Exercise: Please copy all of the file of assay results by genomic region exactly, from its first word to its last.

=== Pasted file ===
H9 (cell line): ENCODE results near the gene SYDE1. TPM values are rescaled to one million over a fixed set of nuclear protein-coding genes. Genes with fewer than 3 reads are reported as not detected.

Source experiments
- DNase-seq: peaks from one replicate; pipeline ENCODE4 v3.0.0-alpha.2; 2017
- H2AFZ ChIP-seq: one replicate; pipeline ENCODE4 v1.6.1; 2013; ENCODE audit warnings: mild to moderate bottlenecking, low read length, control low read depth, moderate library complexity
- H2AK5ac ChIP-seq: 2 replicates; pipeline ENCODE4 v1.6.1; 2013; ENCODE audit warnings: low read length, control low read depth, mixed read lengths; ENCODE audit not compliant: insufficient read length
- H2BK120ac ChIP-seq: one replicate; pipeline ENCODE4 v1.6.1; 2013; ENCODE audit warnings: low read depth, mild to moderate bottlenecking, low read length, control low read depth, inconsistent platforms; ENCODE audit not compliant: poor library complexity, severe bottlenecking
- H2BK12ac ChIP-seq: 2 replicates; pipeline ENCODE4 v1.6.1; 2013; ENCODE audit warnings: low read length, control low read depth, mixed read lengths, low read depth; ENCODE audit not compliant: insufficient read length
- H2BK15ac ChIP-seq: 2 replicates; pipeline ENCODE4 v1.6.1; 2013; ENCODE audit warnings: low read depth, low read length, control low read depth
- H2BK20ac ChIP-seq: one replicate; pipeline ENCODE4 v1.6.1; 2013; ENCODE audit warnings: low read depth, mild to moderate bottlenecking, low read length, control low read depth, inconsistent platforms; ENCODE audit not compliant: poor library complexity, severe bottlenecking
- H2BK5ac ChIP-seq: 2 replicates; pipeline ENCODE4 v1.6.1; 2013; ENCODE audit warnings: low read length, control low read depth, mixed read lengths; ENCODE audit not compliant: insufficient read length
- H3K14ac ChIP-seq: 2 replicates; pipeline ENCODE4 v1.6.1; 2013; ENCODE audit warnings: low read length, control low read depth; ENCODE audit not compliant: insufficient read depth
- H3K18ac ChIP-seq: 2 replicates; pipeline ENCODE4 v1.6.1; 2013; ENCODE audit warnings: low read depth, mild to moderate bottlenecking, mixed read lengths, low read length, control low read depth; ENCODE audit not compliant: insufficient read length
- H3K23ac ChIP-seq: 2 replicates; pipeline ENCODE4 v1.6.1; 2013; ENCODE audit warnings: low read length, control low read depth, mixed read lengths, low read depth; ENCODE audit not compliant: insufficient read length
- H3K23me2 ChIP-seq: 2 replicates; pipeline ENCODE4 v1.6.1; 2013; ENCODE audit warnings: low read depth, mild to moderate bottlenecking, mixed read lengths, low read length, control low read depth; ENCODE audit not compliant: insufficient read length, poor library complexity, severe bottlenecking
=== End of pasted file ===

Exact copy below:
H9 (cell line): ENCODE results near the gene SYDE1. TPM values are rescaled to one million over a fixed set of nuclear protein-coding genes. Genes with fewer than 3 reads are reported as not detected.

Source experiments
- DNase-seq: peaks from one replicate; pipeline ENCODE4 v3.0.0-alpha.2; 2017
- H2AFZ ChIP-seq: one replicate; pipeline ENCODE4 v1.6.1; 2013; ENCODE audit warnings: mild to moderate bottlenecking, low read length, control low read depth, moderate library complexity
- H2AK5ac ChIP-seq: 2 replicates; pipeline ENCODE4 v1.6.1; 2013; ENCODE audit warnings: low read length, control low read depth, mixed read lengths; ENCODE audit not compliant: insufficient read length
- H2BK120ac ChIP-seq: one replicate; pipeline ENCODE4 v1.6.1; 2013; ENCODE audit warnings: low read depth, mild to moderate bottlenecking, low read length, control low read depth, inconsistent platforms; ENCODE audit not compliant: poor library complexity, severe bottlenecking
- H2BK12ac ChIP-seq: 2 replicates; pipeline ENCODE4 v1.6.1; 2013; ENCODE audit warnings: low read length, control low read depth, mixed read lengths, low read depth; ENCODE audit not compliant: insufficient read length
- H2BK15ac ChIP-seq: 2 replicates; pipeline ENCODE4 v1.6.1; 2013; ENCODE audit warnings: low read depth, low read length, control low read depth
- H2BK20ac ChIP-seq: one replicate; pipeline ENCODE4 v1.6.1; 2013; ENCODE audit warnings: low read depth, mild to moderate bottlenecking, low read length, control low read depth, inconsistent platforms; ENCODE audit not compliant: poor library complexity, severe bottlenecking
- H2BK5ac ChIP-seq: 2 replicates; pipeline ENCODE4 v1.6.1; 2013; ENCODE audit warnings: low read length, control low read depth, mixed read lengths; ENCODE audit not compliant: insufficient read length
- H3K14ac ChIP-seq: 2 replicates; pipeline ENCODE4 v1.6.1; 2013; ENCODE audit warnings: low read length, control low read depth; ENCODE audit not compliant: insufficient read depth
- H3K18ac ChIP-seq: 2 replicates; pipeline ENCODE4 v1.6.1; 2013; ENCODE audit warnings: low read depth, mild to moderate bottlenecking, mixed read lengths, low read length, control low read depth; ENCODE audit not compliant: insufficient read length
- H3K23ac ChIP-seq: 2 replicates; pipeline ENCODE4 v1.6.1; 2013; ENCODE audit warnings: low read length, control low read depth, mixed read lengths, low read depth; ENCODE audit not compliant: insufficient read length
- H3K23me2 ChIP-seq: 2 replicates; pipeline ENCODE4 v1.6.1; 2013; ENCODE audit warnings: low read depth, mild to moderate bottlenecking, mixed read lengths, low read length, control low read depth; ENCODE audit not compliant: insufficient read length, poor library complexity, severe bottlenecking